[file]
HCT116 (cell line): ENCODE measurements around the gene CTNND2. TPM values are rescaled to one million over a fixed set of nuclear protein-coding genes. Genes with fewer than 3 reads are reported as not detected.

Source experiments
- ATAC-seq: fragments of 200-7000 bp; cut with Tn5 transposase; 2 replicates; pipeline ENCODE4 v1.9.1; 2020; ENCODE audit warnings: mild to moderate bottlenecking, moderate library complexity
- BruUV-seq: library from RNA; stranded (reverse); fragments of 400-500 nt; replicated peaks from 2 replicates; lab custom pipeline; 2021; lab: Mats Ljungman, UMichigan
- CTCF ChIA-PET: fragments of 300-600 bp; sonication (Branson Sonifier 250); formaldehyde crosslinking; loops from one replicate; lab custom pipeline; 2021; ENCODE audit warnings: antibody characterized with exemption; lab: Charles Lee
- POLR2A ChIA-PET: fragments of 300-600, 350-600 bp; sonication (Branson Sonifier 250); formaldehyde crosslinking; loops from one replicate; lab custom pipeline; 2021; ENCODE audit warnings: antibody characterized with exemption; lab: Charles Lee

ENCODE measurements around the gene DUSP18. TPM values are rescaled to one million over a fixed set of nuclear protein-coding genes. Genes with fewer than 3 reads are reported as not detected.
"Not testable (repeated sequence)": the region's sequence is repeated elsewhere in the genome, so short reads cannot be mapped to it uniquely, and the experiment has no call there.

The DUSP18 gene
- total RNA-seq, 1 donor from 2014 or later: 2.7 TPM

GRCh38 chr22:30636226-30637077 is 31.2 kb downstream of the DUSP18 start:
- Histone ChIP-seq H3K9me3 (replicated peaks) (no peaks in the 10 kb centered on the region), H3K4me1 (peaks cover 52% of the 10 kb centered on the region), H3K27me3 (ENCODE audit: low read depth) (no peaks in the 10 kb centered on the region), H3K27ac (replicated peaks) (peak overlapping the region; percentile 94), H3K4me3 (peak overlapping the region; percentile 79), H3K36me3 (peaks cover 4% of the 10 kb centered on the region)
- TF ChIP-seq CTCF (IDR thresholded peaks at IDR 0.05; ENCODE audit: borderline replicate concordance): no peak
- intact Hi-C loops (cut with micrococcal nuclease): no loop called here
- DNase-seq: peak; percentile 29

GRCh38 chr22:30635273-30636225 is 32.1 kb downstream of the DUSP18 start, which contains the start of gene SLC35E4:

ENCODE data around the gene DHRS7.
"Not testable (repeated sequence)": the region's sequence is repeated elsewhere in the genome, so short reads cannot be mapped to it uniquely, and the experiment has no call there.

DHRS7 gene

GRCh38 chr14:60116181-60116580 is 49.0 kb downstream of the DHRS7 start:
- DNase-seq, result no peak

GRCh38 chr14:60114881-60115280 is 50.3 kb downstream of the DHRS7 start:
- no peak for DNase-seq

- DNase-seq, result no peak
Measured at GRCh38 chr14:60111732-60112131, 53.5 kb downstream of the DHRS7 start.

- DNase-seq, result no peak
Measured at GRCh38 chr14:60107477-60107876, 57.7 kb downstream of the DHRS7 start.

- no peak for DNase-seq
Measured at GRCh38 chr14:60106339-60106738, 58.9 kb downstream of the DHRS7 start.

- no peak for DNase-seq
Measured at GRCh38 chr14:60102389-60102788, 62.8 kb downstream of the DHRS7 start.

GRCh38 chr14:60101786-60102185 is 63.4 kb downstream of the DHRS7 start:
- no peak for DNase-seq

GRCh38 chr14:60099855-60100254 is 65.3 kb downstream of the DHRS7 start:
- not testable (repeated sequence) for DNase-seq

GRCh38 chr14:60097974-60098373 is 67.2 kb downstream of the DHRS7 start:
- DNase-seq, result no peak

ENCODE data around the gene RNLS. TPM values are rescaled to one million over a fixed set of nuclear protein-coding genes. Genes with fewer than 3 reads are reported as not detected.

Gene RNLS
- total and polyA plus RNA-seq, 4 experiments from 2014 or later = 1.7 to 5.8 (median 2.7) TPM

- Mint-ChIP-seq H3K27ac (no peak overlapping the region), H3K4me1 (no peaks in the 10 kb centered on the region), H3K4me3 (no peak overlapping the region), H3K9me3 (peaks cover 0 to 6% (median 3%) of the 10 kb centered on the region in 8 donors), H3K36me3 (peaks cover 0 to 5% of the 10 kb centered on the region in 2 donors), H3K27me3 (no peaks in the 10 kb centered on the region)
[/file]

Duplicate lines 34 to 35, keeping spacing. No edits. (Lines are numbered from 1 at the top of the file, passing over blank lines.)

GRCh38 chr14:60099855-60100254 is 65.3 kb downstream of the DHRS7 start:
- not testable (repeated sequence) for DNase-seq